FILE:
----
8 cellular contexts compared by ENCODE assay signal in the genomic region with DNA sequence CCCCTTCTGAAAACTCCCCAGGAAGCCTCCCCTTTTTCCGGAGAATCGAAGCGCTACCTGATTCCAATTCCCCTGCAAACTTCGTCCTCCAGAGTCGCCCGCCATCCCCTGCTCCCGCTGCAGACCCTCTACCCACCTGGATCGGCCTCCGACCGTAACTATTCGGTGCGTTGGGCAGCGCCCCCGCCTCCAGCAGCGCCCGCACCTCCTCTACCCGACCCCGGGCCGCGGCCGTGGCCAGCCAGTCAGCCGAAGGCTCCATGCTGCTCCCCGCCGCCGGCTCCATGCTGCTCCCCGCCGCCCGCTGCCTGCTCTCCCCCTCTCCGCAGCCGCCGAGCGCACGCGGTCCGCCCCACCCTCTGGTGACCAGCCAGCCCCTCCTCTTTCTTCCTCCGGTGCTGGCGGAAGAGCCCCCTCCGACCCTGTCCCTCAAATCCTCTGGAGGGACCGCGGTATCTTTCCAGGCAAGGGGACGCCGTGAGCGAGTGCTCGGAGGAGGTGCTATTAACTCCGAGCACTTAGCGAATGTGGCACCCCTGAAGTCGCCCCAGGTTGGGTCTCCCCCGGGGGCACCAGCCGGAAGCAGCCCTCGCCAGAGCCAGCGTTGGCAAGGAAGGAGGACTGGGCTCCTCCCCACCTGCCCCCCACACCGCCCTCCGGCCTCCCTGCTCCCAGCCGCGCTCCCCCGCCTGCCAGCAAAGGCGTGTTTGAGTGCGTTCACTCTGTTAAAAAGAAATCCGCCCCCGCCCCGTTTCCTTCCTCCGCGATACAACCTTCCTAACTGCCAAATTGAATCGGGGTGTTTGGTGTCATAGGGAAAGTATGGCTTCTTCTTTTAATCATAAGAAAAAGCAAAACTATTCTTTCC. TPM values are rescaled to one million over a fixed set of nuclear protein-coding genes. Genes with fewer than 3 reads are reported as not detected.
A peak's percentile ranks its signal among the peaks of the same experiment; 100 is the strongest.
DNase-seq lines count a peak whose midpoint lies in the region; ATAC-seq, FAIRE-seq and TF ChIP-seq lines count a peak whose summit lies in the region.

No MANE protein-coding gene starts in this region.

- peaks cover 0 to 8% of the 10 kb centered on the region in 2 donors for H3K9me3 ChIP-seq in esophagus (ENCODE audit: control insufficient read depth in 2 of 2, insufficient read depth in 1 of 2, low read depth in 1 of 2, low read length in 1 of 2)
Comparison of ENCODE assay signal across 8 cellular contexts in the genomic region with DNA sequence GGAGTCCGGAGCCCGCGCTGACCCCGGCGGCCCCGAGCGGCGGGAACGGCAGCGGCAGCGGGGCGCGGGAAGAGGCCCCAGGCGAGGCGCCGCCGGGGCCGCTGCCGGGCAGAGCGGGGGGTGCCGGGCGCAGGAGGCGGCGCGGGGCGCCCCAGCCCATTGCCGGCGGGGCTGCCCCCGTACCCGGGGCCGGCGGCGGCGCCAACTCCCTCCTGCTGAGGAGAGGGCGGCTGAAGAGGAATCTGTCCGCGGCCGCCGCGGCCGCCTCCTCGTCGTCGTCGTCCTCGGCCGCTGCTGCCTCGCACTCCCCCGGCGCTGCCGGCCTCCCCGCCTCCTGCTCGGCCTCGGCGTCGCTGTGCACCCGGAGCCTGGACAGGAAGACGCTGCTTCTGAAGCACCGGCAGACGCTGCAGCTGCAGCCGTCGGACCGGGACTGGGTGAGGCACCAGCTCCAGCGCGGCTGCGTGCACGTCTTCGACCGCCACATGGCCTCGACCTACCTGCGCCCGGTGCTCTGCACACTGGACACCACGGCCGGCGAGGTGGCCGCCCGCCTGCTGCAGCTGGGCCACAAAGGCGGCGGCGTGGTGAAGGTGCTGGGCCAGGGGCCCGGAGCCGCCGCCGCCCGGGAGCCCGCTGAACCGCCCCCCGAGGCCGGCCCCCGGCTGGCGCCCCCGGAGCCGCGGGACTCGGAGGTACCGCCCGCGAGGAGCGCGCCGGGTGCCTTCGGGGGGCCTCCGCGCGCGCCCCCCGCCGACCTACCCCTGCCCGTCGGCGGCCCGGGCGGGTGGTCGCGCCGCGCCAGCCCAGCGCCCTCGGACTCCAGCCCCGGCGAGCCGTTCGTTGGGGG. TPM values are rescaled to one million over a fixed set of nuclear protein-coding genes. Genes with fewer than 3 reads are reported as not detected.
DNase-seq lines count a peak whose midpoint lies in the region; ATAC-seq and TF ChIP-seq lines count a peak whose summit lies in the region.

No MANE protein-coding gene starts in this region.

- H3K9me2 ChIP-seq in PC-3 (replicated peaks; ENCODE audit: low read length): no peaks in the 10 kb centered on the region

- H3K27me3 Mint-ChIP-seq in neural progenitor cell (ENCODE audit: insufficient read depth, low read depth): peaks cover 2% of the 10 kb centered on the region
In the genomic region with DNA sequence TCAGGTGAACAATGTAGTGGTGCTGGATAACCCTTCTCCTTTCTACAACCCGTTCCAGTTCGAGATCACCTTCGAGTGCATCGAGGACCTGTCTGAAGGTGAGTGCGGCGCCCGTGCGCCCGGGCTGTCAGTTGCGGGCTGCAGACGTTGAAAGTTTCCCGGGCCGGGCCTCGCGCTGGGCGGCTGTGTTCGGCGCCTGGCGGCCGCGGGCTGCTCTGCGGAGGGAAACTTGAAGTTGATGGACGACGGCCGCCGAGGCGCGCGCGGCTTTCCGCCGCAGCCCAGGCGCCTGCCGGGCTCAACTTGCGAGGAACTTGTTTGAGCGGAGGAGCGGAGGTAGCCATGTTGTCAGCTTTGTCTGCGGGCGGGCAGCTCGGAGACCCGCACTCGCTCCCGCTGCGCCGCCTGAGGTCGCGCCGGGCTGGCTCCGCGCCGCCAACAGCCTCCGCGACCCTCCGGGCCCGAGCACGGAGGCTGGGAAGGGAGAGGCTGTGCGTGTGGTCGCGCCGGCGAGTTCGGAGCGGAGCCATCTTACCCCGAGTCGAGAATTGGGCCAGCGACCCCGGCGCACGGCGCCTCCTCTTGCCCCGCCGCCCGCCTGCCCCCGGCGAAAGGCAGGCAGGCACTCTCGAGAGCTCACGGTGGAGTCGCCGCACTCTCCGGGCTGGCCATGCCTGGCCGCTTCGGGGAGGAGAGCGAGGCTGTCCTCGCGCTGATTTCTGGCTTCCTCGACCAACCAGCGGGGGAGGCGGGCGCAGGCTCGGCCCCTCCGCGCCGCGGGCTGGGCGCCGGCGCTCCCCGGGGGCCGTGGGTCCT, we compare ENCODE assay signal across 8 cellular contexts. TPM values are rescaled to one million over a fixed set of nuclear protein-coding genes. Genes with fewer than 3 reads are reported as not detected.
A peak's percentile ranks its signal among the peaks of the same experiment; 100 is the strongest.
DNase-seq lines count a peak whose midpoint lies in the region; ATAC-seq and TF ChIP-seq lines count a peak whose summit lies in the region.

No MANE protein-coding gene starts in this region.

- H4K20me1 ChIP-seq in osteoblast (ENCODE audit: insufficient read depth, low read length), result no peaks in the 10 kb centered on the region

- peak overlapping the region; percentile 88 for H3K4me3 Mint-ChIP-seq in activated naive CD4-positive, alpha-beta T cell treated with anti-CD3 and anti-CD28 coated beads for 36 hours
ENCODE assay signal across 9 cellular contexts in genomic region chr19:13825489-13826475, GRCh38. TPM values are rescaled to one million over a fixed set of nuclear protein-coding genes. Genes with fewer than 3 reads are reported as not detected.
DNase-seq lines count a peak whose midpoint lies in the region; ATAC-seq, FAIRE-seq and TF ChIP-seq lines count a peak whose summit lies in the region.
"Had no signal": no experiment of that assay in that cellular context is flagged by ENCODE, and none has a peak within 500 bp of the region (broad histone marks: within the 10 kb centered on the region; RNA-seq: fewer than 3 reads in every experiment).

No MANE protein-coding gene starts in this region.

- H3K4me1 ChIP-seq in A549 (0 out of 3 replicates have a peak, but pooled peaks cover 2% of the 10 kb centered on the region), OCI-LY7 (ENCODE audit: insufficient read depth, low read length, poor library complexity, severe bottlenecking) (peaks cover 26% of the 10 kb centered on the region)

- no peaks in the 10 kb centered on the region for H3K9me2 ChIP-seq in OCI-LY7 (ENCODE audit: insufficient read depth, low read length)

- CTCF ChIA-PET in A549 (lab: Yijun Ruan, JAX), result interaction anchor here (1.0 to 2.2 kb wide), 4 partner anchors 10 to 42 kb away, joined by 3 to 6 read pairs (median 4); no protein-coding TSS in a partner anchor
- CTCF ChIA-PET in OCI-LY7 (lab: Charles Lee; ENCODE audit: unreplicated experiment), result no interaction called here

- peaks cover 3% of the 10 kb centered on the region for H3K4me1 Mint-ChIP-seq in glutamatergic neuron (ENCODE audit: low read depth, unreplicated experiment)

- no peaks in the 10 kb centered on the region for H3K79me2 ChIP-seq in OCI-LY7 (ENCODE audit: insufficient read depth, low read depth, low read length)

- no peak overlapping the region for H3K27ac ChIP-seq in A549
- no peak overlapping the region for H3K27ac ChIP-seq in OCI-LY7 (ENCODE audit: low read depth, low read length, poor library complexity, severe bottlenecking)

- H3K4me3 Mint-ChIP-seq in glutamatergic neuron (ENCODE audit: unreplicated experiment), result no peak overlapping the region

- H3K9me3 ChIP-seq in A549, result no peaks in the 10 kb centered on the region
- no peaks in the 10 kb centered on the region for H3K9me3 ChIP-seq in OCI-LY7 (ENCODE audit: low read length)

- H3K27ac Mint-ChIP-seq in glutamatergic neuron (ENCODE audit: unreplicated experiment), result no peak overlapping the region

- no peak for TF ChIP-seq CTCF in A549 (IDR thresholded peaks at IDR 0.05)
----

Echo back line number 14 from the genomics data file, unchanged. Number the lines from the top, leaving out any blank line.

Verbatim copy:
No MANE protein-coding gene starts in this region.